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The controversial method of extracting oil and natural gas from the ground in Florida is being debated in the state legislature in Florida. One senator in the state legislature wanted to introduce and pass through a bill that would allow fracking companies to operate in Florida under certain conditions. Some environmental groups including the Conservancy of SW Florida vehemently opposed the bill and many people sent in angry emails attacking the proposed bill.
The cities of Bonita Springs and Estero have already passed local laws that prohibit the Fracking method of drilling for oil and natural gas within their city limits. The state law that was proposed would have given authority to the Environmental Protection Agency to regulate and give permits to oil drilling companies.
The efforts to allow Fracking in Florida is not over and it is up to market forces, and the price of oil worldwide which will put pressure on Florida’s landowners to allow oil drilling to some degree. The oil drilling rig shown in the picture above is pumping about 100 barrels of oil per day in the Caracara Preserve in Naples. The oil drilling rights were maintained by the landowner even though the land is used as a nature preserve and cattle grazing area.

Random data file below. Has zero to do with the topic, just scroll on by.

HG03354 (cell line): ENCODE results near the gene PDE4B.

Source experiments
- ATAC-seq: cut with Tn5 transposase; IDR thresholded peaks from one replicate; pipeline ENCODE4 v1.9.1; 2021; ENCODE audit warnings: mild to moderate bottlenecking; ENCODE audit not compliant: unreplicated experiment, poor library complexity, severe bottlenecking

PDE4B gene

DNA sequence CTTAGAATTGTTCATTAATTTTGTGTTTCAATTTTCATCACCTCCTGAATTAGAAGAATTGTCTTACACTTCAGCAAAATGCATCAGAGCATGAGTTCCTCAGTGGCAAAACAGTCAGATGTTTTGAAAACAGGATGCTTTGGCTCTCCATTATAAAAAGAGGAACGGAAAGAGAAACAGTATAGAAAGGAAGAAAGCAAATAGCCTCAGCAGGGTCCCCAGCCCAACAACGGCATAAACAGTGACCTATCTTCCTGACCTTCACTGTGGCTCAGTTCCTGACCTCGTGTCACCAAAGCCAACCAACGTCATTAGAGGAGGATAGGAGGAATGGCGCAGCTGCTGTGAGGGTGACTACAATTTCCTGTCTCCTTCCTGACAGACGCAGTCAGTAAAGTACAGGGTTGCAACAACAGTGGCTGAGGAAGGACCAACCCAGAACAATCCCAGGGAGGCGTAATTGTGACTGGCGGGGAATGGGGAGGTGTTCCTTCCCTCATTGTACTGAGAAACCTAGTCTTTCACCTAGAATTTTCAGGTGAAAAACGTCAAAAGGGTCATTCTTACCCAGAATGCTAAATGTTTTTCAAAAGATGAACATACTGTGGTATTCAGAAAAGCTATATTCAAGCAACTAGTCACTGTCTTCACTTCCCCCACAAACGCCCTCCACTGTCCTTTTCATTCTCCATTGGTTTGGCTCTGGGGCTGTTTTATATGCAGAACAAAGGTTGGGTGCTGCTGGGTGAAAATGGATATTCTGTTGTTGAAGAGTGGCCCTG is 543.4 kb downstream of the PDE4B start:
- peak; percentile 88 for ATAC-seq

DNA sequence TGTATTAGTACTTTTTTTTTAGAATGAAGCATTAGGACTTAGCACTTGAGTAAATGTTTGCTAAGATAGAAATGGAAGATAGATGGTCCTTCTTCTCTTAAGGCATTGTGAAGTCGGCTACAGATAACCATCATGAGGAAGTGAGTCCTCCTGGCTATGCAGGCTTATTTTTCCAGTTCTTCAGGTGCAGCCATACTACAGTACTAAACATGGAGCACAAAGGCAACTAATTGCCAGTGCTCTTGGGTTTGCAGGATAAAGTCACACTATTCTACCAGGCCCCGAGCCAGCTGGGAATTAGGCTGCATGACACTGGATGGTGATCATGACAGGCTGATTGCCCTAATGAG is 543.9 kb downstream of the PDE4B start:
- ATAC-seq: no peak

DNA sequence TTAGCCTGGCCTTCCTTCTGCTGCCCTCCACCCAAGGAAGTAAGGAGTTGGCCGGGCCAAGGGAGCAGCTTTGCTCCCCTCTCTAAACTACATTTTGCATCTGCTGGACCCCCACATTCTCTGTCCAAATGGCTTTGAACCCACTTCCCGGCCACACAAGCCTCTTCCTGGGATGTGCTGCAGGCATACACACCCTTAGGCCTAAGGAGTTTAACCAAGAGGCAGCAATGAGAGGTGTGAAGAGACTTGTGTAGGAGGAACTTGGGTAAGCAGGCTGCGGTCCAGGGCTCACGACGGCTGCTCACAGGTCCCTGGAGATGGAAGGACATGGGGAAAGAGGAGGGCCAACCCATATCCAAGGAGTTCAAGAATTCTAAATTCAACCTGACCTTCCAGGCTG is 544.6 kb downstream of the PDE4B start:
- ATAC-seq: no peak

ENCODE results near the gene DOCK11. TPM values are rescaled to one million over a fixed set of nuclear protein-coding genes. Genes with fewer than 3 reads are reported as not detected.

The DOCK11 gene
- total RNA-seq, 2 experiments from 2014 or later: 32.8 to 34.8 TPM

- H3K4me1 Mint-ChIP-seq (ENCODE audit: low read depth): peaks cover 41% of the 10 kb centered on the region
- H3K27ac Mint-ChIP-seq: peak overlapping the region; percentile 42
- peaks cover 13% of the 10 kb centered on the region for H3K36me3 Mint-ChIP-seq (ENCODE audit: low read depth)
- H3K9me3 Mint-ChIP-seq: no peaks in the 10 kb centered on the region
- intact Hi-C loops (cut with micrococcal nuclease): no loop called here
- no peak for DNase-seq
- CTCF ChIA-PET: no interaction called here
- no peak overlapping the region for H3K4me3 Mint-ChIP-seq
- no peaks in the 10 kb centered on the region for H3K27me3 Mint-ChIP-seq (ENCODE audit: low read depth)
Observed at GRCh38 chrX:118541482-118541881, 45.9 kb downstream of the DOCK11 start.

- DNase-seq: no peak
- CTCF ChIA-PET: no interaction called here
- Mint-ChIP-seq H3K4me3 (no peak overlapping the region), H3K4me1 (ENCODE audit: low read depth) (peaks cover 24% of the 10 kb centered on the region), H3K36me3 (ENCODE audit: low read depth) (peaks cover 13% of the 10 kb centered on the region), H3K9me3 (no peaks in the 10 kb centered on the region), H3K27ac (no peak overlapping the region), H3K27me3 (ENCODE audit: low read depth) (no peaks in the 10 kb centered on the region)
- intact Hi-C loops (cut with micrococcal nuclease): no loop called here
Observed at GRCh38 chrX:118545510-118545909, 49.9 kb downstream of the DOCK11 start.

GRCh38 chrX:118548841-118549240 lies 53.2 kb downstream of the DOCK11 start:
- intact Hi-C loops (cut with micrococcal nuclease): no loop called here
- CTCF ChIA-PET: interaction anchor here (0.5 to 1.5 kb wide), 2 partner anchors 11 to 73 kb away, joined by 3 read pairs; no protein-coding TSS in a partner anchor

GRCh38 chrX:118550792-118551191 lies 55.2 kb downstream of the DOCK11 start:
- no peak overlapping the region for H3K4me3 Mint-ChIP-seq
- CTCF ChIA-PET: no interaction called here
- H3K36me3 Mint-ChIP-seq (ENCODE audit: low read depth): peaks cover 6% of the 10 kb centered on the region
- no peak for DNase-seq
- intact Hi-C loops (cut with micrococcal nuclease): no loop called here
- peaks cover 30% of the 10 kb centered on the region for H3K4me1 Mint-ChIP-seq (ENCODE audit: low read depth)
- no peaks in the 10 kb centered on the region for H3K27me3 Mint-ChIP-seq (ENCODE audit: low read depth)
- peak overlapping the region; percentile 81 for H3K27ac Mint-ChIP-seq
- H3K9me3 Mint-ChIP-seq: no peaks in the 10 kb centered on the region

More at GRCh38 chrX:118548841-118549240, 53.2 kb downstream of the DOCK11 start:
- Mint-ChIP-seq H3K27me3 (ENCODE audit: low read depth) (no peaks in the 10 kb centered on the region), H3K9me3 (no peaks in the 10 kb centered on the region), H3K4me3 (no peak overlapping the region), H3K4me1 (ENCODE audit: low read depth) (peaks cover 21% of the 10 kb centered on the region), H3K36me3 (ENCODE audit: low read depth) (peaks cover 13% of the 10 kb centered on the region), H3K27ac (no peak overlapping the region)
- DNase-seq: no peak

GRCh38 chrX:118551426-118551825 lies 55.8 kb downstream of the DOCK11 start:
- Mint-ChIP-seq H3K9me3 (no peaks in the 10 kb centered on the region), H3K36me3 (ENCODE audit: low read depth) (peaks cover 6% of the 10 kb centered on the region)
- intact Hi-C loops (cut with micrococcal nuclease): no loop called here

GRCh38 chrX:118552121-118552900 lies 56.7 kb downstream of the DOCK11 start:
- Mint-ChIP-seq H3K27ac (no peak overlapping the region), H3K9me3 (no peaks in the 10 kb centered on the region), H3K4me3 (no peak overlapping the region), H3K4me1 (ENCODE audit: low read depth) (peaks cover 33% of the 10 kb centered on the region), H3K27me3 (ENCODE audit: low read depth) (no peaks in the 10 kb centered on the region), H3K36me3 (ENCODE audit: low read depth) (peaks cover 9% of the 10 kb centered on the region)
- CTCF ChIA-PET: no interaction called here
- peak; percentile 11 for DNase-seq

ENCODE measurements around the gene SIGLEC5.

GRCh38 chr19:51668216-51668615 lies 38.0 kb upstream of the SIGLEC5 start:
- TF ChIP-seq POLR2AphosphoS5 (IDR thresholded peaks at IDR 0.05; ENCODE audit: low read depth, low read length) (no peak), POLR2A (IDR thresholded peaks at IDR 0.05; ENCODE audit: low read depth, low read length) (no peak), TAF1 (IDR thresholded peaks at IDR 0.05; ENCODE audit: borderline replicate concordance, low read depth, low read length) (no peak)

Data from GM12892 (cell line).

Environmentalists argue that Florida’s very sensitive system of underground aquifers which supply most of the drinking water to Florida’s residents should not be jeopardized by oil drilling and Fracking. Fracking opponents say that the chemicals that are pumped underground to release the oil and natural gas would contaminate and destroy the water in our aquifers. The National Geographic Society has produced a concise 2 minute video which explains the Fracking process and where it is currently being used in the United States.